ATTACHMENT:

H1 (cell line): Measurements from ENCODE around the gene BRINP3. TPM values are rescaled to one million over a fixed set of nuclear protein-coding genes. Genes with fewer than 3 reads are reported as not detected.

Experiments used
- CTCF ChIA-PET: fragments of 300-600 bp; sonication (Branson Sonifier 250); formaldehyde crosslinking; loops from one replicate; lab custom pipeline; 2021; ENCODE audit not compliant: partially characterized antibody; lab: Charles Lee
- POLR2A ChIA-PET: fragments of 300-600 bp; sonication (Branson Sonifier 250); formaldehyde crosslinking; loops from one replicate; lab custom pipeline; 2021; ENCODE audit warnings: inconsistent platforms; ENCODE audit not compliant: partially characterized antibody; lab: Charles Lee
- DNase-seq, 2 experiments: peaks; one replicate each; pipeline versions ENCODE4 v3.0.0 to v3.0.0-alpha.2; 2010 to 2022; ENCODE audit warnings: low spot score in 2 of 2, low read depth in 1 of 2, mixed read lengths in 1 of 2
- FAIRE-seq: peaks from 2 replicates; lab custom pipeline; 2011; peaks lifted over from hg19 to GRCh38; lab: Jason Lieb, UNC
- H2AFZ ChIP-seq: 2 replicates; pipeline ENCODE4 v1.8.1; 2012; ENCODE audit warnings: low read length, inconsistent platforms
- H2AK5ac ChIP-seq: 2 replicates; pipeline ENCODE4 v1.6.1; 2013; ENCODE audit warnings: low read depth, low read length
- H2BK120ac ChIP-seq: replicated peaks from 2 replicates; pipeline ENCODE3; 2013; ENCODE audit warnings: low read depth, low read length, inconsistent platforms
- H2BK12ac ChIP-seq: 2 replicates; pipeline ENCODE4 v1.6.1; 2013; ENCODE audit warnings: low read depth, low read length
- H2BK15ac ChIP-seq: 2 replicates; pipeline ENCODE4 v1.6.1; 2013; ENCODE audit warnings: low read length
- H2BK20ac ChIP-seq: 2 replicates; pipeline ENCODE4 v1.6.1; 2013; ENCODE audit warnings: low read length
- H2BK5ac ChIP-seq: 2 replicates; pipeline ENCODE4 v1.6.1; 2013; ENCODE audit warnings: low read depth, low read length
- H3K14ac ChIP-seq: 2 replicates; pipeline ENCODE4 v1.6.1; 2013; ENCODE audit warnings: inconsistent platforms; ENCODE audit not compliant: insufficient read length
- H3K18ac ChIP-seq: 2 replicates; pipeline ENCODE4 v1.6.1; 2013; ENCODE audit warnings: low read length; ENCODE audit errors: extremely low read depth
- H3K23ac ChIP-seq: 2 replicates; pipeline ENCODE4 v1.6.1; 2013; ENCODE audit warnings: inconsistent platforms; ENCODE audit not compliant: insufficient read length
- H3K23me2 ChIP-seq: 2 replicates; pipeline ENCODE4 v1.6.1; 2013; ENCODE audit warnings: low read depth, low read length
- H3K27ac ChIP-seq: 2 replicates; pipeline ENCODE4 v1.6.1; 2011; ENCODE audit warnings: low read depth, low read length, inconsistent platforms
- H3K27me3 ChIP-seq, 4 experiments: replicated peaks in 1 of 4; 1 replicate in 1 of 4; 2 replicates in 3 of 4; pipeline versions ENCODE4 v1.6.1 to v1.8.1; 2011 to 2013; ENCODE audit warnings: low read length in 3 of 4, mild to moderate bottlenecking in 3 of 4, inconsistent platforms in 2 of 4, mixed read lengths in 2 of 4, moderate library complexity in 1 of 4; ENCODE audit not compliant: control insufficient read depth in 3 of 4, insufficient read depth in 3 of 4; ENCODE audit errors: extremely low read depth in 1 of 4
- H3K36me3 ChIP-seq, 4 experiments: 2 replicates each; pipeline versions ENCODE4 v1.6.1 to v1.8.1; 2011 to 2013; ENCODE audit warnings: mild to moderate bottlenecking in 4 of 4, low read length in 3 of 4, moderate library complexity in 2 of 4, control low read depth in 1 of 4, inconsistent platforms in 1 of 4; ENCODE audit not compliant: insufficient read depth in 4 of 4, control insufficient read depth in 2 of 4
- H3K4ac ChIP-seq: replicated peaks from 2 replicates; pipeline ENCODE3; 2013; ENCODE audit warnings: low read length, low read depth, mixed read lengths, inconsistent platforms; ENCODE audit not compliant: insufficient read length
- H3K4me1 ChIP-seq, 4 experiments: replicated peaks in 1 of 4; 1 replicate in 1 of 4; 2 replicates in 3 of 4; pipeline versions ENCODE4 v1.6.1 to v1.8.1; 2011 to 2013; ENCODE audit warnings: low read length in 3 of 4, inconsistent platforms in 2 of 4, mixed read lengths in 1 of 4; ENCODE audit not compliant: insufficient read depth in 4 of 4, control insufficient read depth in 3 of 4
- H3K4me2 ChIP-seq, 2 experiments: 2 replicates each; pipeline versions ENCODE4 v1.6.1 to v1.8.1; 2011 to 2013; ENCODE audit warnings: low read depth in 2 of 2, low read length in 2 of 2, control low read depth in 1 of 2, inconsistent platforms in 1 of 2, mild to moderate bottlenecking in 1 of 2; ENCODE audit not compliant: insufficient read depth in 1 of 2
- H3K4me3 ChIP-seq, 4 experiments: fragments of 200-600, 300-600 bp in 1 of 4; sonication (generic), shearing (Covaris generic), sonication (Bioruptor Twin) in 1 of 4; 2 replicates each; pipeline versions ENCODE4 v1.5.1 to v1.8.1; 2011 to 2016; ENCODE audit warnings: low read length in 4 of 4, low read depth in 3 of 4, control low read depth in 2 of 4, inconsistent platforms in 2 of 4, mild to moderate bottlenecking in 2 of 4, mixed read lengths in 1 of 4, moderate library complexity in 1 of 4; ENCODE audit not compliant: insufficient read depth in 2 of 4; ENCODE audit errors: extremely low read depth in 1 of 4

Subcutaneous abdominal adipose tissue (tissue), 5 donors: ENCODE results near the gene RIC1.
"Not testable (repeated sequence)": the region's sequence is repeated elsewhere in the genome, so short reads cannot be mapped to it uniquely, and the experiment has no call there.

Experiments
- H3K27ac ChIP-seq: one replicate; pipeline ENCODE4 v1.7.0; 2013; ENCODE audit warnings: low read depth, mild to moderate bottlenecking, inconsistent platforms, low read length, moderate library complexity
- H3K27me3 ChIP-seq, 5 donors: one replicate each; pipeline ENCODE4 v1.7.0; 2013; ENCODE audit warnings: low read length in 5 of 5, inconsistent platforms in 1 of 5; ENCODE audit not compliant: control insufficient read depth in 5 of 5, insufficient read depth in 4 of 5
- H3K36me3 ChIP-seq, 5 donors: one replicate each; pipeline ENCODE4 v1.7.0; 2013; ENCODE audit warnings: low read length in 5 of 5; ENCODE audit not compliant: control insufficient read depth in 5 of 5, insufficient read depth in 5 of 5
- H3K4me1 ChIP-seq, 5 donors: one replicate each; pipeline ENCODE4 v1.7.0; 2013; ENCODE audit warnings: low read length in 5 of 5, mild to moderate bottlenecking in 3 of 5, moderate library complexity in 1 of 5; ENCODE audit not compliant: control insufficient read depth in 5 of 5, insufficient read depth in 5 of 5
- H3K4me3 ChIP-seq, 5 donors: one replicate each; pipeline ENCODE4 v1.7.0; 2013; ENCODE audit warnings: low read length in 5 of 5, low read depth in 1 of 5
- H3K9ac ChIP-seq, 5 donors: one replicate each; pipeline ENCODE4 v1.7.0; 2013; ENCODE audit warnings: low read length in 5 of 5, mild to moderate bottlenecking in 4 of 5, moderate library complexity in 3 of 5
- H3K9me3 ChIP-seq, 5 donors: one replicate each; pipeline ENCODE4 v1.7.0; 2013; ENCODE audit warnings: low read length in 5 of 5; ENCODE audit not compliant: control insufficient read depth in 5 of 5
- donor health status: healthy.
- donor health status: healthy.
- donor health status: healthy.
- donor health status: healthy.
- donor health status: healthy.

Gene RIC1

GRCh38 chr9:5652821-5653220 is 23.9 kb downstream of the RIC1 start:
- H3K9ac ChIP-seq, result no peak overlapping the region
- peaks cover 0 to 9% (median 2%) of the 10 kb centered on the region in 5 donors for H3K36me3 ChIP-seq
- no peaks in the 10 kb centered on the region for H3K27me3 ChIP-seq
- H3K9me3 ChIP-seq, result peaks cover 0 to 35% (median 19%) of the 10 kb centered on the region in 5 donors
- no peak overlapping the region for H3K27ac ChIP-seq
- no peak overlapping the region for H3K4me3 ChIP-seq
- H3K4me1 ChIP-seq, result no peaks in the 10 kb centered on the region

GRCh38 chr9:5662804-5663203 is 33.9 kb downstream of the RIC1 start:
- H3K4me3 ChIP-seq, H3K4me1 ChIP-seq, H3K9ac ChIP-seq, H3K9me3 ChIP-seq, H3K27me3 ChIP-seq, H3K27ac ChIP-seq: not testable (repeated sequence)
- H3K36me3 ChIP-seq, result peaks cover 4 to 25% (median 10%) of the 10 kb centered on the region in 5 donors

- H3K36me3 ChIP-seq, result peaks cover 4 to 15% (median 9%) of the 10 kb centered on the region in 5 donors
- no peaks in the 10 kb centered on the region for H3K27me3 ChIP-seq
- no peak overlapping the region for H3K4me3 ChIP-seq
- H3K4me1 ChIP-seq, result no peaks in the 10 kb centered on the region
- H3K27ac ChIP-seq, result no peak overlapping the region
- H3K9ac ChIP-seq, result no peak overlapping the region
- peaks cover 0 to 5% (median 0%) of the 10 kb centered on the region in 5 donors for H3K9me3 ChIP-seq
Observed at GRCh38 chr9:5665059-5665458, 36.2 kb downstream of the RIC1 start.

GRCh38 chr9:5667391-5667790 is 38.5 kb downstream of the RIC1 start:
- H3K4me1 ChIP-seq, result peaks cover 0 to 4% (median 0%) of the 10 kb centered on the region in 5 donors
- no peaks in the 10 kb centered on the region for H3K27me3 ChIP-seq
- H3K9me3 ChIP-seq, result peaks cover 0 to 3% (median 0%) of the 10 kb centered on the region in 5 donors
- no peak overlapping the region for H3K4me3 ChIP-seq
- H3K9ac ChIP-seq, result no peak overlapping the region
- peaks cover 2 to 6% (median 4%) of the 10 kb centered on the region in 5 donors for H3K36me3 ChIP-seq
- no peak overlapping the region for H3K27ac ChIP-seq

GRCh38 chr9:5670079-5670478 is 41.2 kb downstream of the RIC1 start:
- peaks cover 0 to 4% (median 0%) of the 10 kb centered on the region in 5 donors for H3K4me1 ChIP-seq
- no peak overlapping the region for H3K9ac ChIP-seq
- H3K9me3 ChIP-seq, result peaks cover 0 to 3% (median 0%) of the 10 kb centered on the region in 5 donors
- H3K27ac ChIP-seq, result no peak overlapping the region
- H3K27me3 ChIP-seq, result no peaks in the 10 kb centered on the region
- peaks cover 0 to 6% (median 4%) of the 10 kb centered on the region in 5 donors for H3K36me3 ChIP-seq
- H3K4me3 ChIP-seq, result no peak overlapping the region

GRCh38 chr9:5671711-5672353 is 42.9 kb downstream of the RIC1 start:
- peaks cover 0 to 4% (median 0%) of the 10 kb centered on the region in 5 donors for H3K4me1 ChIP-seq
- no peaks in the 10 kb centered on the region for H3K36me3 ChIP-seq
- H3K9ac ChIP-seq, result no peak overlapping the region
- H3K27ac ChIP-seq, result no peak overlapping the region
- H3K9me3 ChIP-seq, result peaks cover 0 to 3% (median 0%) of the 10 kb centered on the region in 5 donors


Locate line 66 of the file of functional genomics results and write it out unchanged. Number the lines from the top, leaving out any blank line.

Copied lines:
- peaks cover 2 to 6% (median 4%) of the 10 kb centered on the region in 5 donors for H3K36me3 ChIP-seq